I am up for it, all the time.
I would enjoy gardening more if it wasn’t such hard work.
A chunk of yesterday and today was spent tidying the garden and tackling a couple of tedious and tiring jobs that come with owning green spaces.
On the plus side I’ve added flowering plants to the pots and containers that have lain empty for the last six months, or were haunted with the desiccated skeletons of last year’s blooms.
I like digging my hands into dirt and compost, and I love lots of colourful plants during the summer. Not that I’m going to see much of them over the coming two months. It’s also cool that the plants are being nourished by compost we generated from our kitchen waste.
In between this I’ve been tackling some minor administrative jobs, so there has been little time for writing. At least more items have been crossed off my list (but the list continues to expand).
I’ve a lot to accomplish in the coming fourteen days, so there are tasks and jobs that must get done, even if I despise them. At least it’s an incentive.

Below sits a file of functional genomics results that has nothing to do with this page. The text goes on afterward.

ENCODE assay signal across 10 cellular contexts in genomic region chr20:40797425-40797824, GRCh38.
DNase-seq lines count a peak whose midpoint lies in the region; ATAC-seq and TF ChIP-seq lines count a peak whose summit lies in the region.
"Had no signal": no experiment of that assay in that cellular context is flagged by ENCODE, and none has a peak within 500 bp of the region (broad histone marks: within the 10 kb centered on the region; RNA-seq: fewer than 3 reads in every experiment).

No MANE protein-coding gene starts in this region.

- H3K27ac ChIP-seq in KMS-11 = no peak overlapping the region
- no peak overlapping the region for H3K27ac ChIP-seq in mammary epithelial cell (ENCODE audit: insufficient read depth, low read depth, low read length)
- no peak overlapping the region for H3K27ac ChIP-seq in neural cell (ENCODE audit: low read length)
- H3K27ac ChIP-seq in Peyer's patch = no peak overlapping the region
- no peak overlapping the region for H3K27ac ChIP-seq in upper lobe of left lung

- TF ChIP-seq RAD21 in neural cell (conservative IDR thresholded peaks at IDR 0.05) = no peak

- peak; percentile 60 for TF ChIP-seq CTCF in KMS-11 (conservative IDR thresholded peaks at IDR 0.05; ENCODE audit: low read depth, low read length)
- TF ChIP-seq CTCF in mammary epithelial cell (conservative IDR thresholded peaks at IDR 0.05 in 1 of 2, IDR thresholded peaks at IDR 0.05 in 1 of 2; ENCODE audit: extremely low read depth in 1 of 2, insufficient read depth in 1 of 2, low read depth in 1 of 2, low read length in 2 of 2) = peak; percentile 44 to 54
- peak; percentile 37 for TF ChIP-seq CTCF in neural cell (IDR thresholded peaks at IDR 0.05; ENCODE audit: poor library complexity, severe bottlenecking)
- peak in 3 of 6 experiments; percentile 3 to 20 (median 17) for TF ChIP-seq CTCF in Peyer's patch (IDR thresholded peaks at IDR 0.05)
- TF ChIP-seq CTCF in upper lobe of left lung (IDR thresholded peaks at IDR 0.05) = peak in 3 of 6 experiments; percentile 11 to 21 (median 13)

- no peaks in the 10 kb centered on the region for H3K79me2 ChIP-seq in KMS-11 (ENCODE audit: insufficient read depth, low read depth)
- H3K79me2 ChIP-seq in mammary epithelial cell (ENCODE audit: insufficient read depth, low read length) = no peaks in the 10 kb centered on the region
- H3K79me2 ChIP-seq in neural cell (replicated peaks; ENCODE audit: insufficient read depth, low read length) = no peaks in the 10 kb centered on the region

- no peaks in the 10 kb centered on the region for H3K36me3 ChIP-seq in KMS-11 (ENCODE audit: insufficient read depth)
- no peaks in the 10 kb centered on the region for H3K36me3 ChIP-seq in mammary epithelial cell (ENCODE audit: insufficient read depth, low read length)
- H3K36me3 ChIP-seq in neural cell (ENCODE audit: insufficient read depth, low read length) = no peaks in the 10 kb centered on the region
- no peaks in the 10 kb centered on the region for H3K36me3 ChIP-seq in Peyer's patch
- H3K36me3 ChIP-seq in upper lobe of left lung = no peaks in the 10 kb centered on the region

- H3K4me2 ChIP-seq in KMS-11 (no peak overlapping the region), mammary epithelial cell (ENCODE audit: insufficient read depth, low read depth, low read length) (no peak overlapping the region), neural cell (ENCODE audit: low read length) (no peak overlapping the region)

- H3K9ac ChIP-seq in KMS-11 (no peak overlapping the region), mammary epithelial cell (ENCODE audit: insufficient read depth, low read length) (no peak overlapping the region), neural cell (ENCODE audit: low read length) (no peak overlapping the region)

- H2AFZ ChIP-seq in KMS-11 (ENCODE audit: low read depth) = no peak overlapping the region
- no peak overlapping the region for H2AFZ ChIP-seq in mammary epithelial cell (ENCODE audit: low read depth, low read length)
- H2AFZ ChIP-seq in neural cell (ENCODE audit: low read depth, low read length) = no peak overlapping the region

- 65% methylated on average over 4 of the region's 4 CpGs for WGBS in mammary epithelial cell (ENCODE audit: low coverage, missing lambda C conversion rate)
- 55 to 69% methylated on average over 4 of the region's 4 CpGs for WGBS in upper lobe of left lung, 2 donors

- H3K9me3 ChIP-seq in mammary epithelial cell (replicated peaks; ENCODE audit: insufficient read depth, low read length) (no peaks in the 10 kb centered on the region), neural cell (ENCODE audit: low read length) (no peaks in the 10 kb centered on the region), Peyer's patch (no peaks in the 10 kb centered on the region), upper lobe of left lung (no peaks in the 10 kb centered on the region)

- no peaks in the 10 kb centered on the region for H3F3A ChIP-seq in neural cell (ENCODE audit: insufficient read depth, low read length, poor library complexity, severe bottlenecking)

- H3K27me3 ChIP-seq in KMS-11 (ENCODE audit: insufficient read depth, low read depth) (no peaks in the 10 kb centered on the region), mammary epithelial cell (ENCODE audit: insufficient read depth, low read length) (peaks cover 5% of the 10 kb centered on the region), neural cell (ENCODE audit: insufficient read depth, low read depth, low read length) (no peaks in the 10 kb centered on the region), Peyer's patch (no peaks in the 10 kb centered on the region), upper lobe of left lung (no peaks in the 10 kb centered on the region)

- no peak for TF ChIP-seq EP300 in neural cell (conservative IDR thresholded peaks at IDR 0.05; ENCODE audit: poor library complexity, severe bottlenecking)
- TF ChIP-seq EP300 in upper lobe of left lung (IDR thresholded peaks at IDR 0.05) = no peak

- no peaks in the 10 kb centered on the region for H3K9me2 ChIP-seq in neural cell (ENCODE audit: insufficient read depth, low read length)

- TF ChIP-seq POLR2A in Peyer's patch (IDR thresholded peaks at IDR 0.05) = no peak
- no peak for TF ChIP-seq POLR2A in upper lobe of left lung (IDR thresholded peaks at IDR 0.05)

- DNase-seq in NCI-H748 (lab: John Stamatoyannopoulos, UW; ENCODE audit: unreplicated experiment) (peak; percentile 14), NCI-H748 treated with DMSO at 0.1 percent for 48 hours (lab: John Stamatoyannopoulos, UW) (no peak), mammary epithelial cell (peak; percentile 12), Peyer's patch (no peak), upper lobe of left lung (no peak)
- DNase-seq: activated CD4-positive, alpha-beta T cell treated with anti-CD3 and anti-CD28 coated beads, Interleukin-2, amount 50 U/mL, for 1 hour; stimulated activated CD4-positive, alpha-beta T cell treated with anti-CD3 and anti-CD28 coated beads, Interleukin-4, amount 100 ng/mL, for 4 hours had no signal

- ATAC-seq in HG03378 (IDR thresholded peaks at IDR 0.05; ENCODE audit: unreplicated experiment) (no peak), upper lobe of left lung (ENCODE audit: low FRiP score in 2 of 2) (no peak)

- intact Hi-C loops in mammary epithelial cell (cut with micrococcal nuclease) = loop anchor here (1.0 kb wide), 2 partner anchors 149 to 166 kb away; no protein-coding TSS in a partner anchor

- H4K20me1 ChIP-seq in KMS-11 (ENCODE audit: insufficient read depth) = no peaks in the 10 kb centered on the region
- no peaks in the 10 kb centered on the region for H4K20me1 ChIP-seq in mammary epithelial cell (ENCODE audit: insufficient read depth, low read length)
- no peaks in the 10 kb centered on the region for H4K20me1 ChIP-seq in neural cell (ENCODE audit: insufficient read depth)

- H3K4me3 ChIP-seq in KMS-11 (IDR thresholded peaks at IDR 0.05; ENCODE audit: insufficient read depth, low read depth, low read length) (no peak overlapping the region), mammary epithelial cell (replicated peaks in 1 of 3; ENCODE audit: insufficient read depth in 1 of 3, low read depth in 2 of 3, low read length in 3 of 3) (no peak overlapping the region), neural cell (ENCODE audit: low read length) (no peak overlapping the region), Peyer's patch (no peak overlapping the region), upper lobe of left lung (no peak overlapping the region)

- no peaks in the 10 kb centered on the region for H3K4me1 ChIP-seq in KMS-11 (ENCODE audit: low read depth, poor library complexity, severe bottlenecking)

Last night I watched The Libertine, which depicts the rebellious and debauched life of John Wilmot, the 2nd Earl of Rochester. It’s based on a play by Stephen Jeffreys, who also wrote the screenplay, and is directed by newcomer Laurence Dunmore.
It is a clever device to create a prologue in which Wilmot faces the audience and advises them directly: “You will not like me.” Of course we like him. Johnny Depp plays him exceedingly well, and the man is fascinating: a fearless, unwise libertine whose pursuit of vice results in a painful death. A fine cast of actors ably support Depp, and the film favours a sepia-tone to reflect its era. The muck and grime of restoration life is shown in all its raw and unattractive glory.
Much of Wilmot’s actions are cruel or immoral (depending on your viewpoint), but since he stated his inclinations up front the audience can hardly be surprised. The man is interesting, but alas the film fails to deliver a coherent story. Elizabeth Barry (Samantha Morton) is a wonderful character, with some excellent dialogue, but she is never given the space to breathe. Depp’s portrayal of the profligate nobleman carries us through the film, but there are many missed opportunities. The film is somewhat shallow, and never digs deeply into Wilmot’s complicated intellectual and sexual philosophy. The Libertine is not particularly scandalous (or so I thought), and Wilmot’s bisexuality is not given a proper examination. Of course, movie financiers are made nervous by the mere mention of the subject.
Despite a feeling that the film lacked a core narrative thread I enjoyed it, but I am partial to Mr. Depp, especially with long hair and lounging in flouncy shirts; roll on Pirates of the Caribbean 2.